THE DAILY HERALD Former Education Secretary Arne Duncan advocated transparency in school finances on Monday.
Former Education Secretary Arne Duncan advocated transparency in school finances on Monday.

Former Secretary of Education Arne Duncan stressed the importance of transparency in education policy at the keynote for the McCourt School of Public Policy’s fourth annual Leadership, Evidence, Analysis and Debate conference in Fisher Colloquium on Monday.

This year’s LEAD conference focused primarily on education finance. Spending in education has seen significant changes since the Every Student Succeeds Act, which alters accountability for spending, was passed in December 2015.

According to McCourt School Dean Edward Montgomery, the theme of this year’s conference was inspired by the work of Director of the Edunomics Lab Dr. Marguerite Roza.

“The Edunomics Lab’s innovative research on education finance is changing policy at all levels,” Montgomery said. “When Marguerite and her team came to us with a host of ideas on how to build strong schools within the context of education finance, we jumped at the chance.”

Prior to his seven years as Secretary of Education from 2009 to 2016, Duncan served as the head of Chicago Public Schools for seven years.

Since leaving the Obama Administration, Duncan has worked at Laurene Powell Jobs’ education group, Emerson Collective, as a managing partner.

Duncan said an effective budget is one of the main pillars of strong schools.

“Every school has 50 different issues. You can’t work on all 50, so what are the few for this budget year that you are going to focus on?” Duncan said. “Budget is important, but it’s one step out of this process. If we start with budget and don’t think about facts, don’t think about strategy, we’re not going to get to where we need to go.”

According to Duncan, finance has become a critical issue given what she called a lack of transparency around spending in education.

“You should have absolute transparency. There’s so much opaqueness in school finance. Forget the public, if you ask teachers in their own school, ‘how is your budget spent?’ They can’t tell you,” Duncan said. “The lack of transparency is part of why I think we aren’t getting better as fast as we should.”

Duncan said increasing transparency is one of the first steps toward improving the education system.
“You can’t get to thinking about how to allocate not just dollars but human talent and technology if you don’t have transparency. The fact that not one school district does it, you should be ashamed and uncomfortable of where we are,” Duncan said. “Transparency is a gateway, not the end.”

Duncan said while the government is gradually making efforts to address these systemic issues within the education system, there needs to be more research and more data, and parents and community groups must be empowered to spur change.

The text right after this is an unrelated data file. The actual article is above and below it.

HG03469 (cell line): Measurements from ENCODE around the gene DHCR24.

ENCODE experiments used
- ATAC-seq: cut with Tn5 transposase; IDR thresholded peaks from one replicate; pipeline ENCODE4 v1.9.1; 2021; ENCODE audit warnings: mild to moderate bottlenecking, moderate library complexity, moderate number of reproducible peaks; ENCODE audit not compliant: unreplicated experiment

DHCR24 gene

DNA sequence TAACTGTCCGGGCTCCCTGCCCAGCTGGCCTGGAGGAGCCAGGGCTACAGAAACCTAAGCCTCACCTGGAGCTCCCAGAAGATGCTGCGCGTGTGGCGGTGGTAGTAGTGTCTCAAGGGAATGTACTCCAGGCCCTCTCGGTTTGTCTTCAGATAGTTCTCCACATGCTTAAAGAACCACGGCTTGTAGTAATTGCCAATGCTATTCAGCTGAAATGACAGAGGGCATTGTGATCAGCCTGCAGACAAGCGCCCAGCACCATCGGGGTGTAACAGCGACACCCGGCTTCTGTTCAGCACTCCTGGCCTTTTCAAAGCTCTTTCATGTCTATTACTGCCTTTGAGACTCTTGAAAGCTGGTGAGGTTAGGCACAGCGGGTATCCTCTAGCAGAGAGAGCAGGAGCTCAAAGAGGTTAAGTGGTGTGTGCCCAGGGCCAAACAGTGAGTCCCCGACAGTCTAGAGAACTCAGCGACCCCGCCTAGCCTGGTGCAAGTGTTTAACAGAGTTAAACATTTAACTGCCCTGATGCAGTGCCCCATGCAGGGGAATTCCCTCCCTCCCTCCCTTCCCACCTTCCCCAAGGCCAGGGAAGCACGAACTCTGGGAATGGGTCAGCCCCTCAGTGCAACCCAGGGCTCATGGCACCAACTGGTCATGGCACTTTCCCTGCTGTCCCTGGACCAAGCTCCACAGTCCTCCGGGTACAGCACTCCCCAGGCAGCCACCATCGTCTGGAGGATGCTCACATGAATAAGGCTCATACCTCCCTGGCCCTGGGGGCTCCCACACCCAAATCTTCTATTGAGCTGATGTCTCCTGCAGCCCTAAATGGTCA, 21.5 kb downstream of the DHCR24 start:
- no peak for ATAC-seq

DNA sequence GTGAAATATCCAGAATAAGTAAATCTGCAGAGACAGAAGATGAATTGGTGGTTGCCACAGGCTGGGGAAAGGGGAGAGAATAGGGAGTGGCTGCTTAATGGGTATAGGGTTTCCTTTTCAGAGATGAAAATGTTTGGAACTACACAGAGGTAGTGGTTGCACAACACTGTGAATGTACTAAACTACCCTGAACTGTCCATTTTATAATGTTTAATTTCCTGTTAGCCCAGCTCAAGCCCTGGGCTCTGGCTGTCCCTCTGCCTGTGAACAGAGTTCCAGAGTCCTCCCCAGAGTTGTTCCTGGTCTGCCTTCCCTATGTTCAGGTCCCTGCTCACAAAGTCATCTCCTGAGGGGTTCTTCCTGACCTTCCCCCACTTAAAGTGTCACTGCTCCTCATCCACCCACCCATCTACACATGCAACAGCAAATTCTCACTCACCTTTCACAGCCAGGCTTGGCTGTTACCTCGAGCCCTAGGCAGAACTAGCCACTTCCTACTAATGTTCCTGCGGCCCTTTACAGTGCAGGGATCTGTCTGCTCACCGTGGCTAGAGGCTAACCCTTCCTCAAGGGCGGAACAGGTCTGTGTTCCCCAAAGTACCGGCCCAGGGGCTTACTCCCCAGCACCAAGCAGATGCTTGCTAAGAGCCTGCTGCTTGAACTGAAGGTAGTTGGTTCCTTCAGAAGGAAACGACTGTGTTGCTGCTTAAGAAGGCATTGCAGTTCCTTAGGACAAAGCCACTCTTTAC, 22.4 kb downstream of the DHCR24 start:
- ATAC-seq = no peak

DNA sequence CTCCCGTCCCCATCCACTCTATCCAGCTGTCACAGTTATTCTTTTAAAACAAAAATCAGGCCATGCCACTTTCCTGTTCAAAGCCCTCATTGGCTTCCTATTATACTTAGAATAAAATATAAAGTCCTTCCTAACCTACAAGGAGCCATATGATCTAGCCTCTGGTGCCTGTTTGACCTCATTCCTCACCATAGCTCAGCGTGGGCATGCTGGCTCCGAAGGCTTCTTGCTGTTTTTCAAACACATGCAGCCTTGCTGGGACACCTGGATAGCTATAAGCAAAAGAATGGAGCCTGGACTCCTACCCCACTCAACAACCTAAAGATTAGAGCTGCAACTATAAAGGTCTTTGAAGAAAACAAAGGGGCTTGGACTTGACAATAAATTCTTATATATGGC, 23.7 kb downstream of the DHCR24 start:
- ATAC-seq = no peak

According to Duncan, one of the biggest hurdles in education policy is the general lack of awareness and accountability.

“People don’t vote on education. The biggest thing we could do to change the nation is if every citizen voted around early childhood or K-12 policy,” Duncan said. “If education was one of our top three issues, our country would change overnight; it wouldn’t matter who was in office.”

Duncan said that while he doesn’t miss the internal politics of Washington, D.C., politicians should take more steps to address education.

“Every politician gets a pass. They all visit schools, they all get a photo op, but almost none of them walk the walk,” Duncan said. “For any of the lead candidates: what’s their college completion goal? What’s their strategy to get there? Nobody knows. We haven’t asked and that’s on us.”

Duncan said communities need to build movements to put pressure on the government to act.

“I wish parents were banging down our doors demanding more. Until then we will continue to putter along,” Duncan said. “I think we are moving way too slow. Without the political will, without the demand, without the push on both sides, I think we will continue to get better at a rate that is insufficient.”

Duncan said a grassroots effort to make education more affordable is especially important in the current economic climate, where higher education is becoming more critical for success.

“The economy has changed. The cost of a lack of education, socially, economically, is massive,” Duncan said. “When I was growing up in Chicago, my friends could drop out of high school and still have a pretty good life, support their family. In our society, if you don’t have at least a high school diploma and some form of training, you don’t have a chance.”

Anastasia Sendoun (COL ’18), who attended the event, said she felt Duncan was surprisingly aware of the struggles facing minority students.

“What I really liked was his general attitude toward education and how much he talks about low-income communities and groups of students that have for a really long time been marginalized in terms of the rhetoric that people use to talk about education,” Sendoun said.

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